Cases of attacks on free speech
On 26 October, ERT3 state TV reporter Christos Dantsis, assigned to cover the celebrations of the liberation centenary of Thessaloniki, “disappeared” on screen, after reporting on citizen protests against the Greek Prime Minister and President of the Republic outside St Dimitrios’ church and the heavy police presence that had descended on the city. His substitute was ordered to present a more amicable image of festivities.

On 28 October, a 35-year-old man arrested in Corfu for posting photos of police and Golden Dawn party on Facebook during the Ochi Day parade, was reportedly charged with breaching privacy, defamation and “spreading false news with the intent to destabilise the state”.

The following day, two journalists, Kostas Arvanitis and Marilena Katsimi, above, had their morning news show on Greek state TV (ERT) cancelled, after analysing claims by the Guardian of police torture of Greek anti-fascist protesters in Athens, and criticising the Greek Minister of Public Order.

On 9 October, the Guardian published a report on torture allegations made by anti-fascist protesters arrested after a clash with Golden Dawn members on 26 September, in which detainees spoke of being subjected to tortures at police headquarters in Athens.

Threat of self-censorship
ARTICLE 19 finds it outrageous that two journalists were suspended for criticising a minister. Katsimi and Arvanitis were questioning the attitude of the minister. In democratic states, politicians must be tolerant and open to criticism and public scrutiny.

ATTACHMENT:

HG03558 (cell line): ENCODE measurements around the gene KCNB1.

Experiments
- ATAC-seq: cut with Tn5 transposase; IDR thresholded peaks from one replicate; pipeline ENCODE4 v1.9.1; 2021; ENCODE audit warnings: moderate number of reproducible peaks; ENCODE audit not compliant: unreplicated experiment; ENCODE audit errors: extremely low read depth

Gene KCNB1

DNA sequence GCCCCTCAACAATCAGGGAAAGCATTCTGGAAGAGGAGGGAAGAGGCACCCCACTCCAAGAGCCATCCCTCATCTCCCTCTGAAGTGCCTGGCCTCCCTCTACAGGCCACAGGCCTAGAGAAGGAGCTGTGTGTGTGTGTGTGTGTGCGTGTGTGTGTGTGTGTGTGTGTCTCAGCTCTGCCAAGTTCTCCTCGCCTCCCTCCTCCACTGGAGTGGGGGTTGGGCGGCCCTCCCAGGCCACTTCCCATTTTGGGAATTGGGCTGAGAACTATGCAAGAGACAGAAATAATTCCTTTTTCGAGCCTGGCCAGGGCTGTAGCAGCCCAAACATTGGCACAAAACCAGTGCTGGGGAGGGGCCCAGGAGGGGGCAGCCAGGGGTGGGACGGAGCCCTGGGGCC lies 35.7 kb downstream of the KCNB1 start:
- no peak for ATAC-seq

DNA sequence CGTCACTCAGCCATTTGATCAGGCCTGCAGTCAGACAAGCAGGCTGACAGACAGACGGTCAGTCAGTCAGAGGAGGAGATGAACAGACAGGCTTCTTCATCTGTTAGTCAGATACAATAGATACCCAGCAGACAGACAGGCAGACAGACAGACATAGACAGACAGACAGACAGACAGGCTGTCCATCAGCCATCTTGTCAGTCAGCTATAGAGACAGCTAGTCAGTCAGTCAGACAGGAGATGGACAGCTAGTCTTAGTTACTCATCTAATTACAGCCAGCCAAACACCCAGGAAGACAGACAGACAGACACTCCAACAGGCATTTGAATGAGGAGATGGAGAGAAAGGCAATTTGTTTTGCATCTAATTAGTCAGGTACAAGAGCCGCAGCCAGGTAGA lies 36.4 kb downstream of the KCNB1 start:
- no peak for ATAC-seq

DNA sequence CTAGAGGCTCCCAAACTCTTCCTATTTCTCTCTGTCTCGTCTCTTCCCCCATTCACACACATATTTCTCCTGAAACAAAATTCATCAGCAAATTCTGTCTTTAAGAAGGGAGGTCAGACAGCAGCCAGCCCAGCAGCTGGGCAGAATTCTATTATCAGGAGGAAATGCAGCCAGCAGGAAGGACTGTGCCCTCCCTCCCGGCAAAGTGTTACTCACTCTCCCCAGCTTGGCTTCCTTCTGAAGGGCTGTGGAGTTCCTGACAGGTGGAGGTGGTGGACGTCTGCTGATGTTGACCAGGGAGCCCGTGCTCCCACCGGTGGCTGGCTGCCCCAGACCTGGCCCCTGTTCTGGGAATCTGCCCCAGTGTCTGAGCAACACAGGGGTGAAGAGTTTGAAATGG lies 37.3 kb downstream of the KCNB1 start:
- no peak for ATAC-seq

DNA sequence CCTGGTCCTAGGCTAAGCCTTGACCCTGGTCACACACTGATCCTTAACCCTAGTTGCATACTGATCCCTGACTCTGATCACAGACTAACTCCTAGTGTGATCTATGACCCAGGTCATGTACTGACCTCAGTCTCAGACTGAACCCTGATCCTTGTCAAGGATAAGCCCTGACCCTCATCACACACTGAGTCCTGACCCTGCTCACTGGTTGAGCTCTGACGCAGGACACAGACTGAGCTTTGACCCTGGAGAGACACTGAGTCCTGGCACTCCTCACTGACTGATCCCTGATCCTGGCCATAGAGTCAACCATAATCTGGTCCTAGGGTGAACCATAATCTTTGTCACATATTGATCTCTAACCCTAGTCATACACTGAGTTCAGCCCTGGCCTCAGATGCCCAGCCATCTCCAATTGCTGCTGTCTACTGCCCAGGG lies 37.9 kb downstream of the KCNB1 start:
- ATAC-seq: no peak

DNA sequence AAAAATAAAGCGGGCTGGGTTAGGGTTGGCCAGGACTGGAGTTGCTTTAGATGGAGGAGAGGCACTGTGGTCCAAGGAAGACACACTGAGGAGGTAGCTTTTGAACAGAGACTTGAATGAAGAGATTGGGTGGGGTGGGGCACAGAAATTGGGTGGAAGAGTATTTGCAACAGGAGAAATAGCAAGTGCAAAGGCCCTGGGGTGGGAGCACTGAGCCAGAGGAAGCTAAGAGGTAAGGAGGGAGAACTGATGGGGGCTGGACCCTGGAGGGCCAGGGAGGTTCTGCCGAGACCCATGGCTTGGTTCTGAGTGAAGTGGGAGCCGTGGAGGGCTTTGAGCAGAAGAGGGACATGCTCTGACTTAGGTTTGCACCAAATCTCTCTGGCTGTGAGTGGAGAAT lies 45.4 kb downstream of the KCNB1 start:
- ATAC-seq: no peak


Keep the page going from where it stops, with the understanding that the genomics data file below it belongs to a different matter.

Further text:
They were merely making a comment about the minister’s attitude to the matter. This is a standard practice and it is the role of the media to raise such issues.

Suspending the presenters immediately violated standards on freedom of expression. Even if concerns that ethical journalistic standards were violated, a breach of this nature would not warrant such a severe sanction as immediate suspension.

According to Agnès Callamard, these dismissals send out a dangerous message to other journalists, who might now be cautious about criticising the government for fear that they will face reprisal themselves.

“The suspension of the presenters could give way to self censorship by other journalists”, added Callamard.

ARTICLE 19 calls on the Greek authorities to refrain from muzzling the voice of the media and violating the right to freedom of expression. The media must be allowed to criticise the government. Public scrutiny is a vital part of democracy.

Worrying trends in Greece
Masouras and Krikoni say the overt press censorship is banned by the Greek Constitution, but systematic efforts to curtail press freedom have intensified in recent years, as unpopular austerity measures, corruption scandals and police violence are fueling frequent protests and dissent.

Greece plummeted 35 ranks in the Press Freedom Index published by Reporters Without Borders in 2010, in large part due to the assassination of online journalist Sokratis Giolias, left, allegedly because of his work on an undisclosed corruption story, and targeted police attacks on photojournalists covering protests.

International human rights organisations have repeatedly chastised the Greek state, urging a “zero tolerance” approach to police violence. Threats and abuse against journalists by newly-elected politicians from the neo-Nazi Golden Dawn party prompted CPJ to remark that the party “casts a shadow on Europe’s press freedom”.

Kostas Vaxevanis says: “Greece gave birth to democracy. Now it has been cast out by a powerful elite”.

HRH London, based on Article 19, Index on Censorship and Reporters Without Borders information.